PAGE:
What To Do About Required Minimum Distributions (RMDs)
When you turn 70½ the IRS requires that you withdraw a minimum amount from your retirement account(s) each year. If you don’t take your required minimum distribution, or RMD, you face a steep penalty of 50% of the amount that should have been withdrawn. The RMD rules do not apply to Roth IRAs, at least while the account owner is alive, but they do apply to Roth 401(k) accounts
RMDs can be a challenging part of retirement investing, and we’ve had many questions about RMDs from investors who set up a retirement consultation with us. Here are some of our tips on how to best handle your RMD:
Should I take my RMD in one lump sum or in installments? Early in the year or later?
If you need the cash for your spending needs, you can set up a monthly or quarterly withdrawal through your broker or custodian. To calculate your monthly payout, divide the total required for the year by 12 and use that as your monthly distribution. You’ll need to make sure the cash is available each month or quarter to accommodate the withdrawal.
If you don’t need the cash now, consider taking your RMD in one lump sum later in the year. This gives you time for extra tax-deferred growth in your account, since the market is often (though not always!) higher at the end of a year than at the start. Over the past 90 years, the S&P 500 ended higher 73% of the time, 66 years of gains and 24 years of losses.
How should I raise the cash for the withdrawal?
One way to raise cash for your RMD is to use a monthly Upgrade: just set aside part of the proceeds from a sale for your RMD, and invest the rest in a highly ranked fund. The downside to this method is that your portfolio might be holding less of a highly ranked fund. But it is a little easier than selling off shares of several funds on a pro-rata basis and you’ll likely avoid unnecessary transaction costs.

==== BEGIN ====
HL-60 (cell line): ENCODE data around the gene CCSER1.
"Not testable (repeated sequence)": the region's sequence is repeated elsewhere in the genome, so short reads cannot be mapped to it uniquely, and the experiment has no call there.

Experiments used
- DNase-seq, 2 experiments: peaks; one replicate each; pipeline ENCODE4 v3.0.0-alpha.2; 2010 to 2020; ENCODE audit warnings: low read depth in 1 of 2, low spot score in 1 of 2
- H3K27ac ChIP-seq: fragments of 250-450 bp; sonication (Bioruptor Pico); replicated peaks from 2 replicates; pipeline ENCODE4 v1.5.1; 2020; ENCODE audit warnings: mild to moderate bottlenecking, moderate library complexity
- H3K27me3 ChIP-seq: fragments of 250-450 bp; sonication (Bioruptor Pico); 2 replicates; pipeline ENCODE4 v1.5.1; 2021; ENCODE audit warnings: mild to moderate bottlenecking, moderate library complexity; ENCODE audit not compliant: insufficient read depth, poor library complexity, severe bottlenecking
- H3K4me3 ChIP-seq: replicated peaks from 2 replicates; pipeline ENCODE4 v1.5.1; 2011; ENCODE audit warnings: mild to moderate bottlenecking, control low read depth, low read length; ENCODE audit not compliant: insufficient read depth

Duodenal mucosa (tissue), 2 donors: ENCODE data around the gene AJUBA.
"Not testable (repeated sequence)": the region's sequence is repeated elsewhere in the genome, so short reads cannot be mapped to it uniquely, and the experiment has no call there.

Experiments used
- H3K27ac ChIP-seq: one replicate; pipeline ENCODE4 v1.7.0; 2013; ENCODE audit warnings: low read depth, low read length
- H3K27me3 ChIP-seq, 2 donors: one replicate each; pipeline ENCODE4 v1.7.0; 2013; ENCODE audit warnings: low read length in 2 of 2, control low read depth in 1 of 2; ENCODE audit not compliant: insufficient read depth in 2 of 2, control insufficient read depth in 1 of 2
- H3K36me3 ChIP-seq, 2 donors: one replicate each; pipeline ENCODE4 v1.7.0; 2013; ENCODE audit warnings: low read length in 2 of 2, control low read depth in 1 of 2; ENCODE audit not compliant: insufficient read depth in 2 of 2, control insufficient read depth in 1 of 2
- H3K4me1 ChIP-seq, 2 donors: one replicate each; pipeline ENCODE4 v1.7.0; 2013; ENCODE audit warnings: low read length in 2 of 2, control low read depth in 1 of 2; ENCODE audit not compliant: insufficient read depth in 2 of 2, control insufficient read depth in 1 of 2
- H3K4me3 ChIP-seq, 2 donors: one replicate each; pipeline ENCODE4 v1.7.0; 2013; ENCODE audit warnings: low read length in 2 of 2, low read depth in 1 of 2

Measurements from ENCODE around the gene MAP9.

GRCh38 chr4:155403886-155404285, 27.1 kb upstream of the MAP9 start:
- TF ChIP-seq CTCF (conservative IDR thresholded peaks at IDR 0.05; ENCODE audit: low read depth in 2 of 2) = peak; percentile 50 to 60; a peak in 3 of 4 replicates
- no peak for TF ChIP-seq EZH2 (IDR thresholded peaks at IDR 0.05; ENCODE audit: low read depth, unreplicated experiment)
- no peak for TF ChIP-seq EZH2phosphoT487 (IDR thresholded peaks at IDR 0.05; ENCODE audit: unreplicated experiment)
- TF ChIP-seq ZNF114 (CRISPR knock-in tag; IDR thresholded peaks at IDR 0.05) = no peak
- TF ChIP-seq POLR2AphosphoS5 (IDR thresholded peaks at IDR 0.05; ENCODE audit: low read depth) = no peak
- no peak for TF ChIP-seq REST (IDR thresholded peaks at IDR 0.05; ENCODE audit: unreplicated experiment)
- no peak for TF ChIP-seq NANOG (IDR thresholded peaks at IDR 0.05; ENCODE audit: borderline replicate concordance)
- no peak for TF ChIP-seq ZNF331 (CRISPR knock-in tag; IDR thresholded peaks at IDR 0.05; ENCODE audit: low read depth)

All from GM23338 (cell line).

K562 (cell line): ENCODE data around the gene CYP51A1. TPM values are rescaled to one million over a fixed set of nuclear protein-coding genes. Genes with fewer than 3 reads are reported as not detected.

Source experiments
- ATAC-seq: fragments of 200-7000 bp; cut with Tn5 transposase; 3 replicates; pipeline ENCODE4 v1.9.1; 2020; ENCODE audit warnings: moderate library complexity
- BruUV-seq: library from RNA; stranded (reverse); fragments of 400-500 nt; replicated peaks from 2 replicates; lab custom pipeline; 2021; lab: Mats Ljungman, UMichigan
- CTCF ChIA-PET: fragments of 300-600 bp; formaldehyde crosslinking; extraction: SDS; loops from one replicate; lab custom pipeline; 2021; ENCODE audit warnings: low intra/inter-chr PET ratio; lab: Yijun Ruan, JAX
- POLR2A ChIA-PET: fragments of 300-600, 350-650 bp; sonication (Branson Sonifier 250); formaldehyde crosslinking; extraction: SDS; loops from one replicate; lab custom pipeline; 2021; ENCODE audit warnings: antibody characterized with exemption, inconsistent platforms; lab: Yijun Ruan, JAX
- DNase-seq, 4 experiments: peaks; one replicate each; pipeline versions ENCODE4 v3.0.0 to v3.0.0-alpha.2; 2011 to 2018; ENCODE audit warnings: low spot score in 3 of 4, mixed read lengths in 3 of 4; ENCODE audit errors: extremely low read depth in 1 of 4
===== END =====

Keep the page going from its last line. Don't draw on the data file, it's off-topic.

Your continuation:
What should I do with my RMD?
Just because the IRS requires you to take the money out of your IRA each year does not mean you are required to spend it. When we manage RMDs for our clients, we often will move the money from a client’s IRA and into a taxable investment account, often one that is managed in a very similar, yet tax-efficient way.
How much must I take, and how will it affect the sustainability of my portfolio?
To calculate your distribution, divide your December 31 account balance by your life expectancy, as laid out in the IRS’s RMD worksheet. For the first year, this denominator is 27.4, which works out to 3.65% of your account value. This is well within the famous 4% rule of thumb for a sustainable initial withdrawal rate.
The 4% rule assumes you can increase withdrawals each year by the amount of inflation to support your spending power. Assuming a 3% inflation rate (which is higher than the CPI has been for a number of years) your withdrawal at age 80 would be 5.38%. Using the IRS’s calculator, your RMD at age 80 would be 5.35%— so it’s still pretty close to the “safe” withdrawal rate. After age 80, however, your RMD amount will start to become a little higher than the “safe” rate of withdrawal. By age 90, for example, your RMD will be 8.77% vs. 7.22% “safe” withdrawal. At that point you may want to consider spending less than the RMD and directing part of your withdrawals to a taxable investment account.
Can I donate my RMD to charity?
If you normally make donations to charitable organizations, a qualified charitable distribution (QCD) may satisfy the RMD for the year in which it is made. Generally, IRA distributions are treated as taxable income but a QCD may be excluded from income if you instruct your IRA custodian to make your distribution directly to the qualifying organization. Make sure to obtain acknowledgement of the contribution from the organization.
Janet M. Brown, president of FundX Investment Group and managing editor of NoLoad FundX, joined FundX in 1978. Janet has been researching funds and developing successful fund investment strategies for many years. Prior to joining FundX, she worked in Brussels with a financial services company where she specialized in mutual funds. Janet is frequently interviewed by the media on investment and mutual fund issues.
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